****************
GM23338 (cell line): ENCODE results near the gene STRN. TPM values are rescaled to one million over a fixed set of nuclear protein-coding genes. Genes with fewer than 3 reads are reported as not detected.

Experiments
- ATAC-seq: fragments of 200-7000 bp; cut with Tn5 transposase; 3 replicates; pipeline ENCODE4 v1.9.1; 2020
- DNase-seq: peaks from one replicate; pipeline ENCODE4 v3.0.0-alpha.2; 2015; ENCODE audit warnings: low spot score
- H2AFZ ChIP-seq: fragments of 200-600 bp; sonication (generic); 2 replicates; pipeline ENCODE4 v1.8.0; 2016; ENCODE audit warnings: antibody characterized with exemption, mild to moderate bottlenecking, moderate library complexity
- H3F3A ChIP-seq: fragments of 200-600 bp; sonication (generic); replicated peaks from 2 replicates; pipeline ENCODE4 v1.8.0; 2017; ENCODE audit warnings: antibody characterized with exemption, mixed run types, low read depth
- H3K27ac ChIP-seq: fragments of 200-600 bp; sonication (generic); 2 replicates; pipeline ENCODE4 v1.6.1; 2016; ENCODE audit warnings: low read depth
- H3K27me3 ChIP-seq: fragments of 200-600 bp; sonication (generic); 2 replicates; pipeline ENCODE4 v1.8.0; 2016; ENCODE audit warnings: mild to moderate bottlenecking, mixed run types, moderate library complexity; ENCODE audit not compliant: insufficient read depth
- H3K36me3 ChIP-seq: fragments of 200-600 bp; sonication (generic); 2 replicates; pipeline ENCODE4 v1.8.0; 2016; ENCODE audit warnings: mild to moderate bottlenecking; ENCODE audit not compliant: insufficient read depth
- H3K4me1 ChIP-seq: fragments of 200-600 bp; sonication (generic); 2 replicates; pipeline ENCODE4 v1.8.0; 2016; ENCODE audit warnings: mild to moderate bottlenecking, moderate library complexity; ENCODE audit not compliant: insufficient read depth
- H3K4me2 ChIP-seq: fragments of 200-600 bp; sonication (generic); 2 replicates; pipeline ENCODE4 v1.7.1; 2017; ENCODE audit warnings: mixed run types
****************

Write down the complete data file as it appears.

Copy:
GM23338 (cell line): ENCODE results near the gene STRN. TPM values are rescaled to one million over a fixed set of nuclear protein-coding genes. Genes with fewer than 3 reads are reported as not detected.

Experiments
- ATAC-seq: fragments of 200-7000 bp; cut with Tn5 transposase; 3 replicates; pipeline ENCODE4 v1.9.1; 2020
- DNase-seq: peaks from one replicate; pipeline ENCODE4 v3.0.0-alpha.2; 2015; ENCODE audit warnings: low spot score
- H2AFZ ChIP-seq: fragments of 200-600 bp; sonication (generic); 2 replicates; pipeline ENCODE4 v1.8.0; 2016; ENCODE audit warnings: antibody characterized with exemption, mild to moderate bottlenecking, moderate library complexity
- H3F3A ChIP-seq: fragments of 200-600 bp; sonication (generic); replicated peaks from 2 replicates; pipeline ENCODE4 v1.8.0; 2017; ENCODE audit warnings: antibody characterized with exemption, mixed run types, low read depth
- H3K27ac ChIP-seq: fragments of 200-600 bp; sonication (generic); 2 replicates; pipeline ENCODE4 v1.6.1; 2016; ENCODE audit warnings: low read depth
- H3K27me3 ChIP-seq: fragments of 200-600 bp; sonication (generic); 2 replicates; pipeline ENCODE4 v1.8.0; 2016; ENCODE audit warnings: mild to moderate bottlenecking, mixed run types, moderate library complexity; ENCODE audit not compliant: insufficient read depth
- H3K36me3 ChIP-seq: fragments of 200-600 bp; sonication (generic); 2 replicates; pipeline ENCODE4 v1.8.0; 2016; ENCODE audit warnings: mild to moderate bottlenecking; ENCODE audit not compliant: insufficient read depth
- H3K4me1 ChIP-seq: fragments of 200-600 bp; sonication (generic); 2 replicates; pipeline ENCODE4 v1.8.0; 2016; ENCODE audit warnings: mild to moderate bottlenecking, moderate library complexity; ENCODE audit not compliant: insufficient read depth
- H3K4me2 ChIP-seq: fragments of 200-600 bp; sonication (generic); 2 replicates; pipeline ENCODE4 v1.7.1; 2017; ENCODE audit warnings: mixed run types